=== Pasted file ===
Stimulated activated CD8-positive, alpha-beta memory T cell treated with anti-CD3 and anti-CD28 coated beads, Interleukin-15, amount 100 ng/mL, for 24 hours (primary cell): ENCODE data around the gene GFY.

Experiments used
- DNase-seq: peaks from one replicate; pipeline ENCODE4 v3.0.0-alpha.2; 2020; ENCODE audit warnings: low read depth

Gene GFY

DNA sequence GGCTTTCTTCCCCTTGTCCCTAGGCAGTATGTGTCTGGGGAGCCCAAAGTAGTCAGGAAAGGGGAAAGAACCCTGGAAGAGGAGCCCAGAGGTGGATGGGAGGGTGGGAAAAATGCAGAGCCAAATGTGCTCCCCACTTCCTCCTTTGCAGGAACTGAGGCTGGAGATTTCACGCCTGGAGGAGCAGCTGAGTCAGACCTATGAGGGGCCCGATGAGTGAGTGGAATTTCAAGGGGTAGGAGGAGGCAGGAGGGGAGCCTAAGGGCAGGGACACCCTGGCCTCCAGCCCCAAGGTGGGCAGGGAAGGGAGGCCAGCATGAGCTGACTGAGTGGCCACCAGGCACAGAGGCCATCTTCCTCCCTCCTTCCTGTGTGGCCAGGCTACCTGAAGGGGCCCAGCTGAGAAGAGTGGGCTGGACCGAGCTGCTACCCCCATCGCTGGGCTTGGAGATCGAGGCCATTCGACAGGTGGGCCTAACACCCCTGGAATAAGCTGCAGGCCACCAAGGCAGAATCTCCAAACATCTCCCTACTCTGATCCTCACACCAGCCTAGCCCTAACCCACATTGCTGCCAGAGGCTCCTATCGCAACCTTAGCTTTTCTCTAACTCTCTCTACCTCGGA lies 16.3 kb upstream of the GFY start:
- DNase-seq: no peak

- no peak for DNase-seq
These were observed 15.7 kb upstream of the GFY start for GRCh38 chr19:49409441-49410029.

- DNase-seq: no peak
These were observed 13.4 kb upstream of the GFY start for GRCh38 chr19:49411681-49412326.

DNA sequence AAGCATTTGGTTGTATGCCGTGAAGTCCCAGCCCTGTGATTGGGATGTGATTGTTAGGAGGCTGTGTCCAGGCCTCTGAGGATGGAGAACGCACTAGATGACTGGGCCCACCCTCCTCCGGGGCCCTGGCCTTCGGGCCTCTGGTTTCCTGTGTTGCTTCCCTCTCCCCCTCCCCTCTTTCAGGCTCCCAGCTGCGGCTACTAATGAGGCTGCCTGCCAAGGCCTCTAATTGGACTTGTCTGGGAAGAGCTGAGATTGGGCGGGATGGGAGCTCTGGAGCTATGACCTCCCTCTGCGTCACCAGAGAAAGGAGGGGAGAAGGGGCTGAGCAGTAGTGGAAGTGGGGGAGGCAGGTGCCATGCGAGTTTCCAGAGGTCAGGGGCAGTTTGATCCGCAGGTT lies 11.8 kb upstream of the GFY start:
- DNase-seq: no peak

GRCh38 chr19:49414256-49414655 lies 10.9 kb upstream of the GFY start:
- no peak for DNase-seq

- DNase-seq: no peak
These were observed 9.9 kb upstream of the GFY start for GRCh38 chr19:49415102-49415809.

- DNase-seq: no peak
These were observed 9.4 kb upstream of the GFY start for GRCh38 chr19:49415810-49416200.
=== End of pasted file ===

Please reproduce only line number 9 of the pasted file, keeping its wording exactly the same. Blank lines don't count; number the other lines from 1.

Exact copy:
- DNase-seq: no peak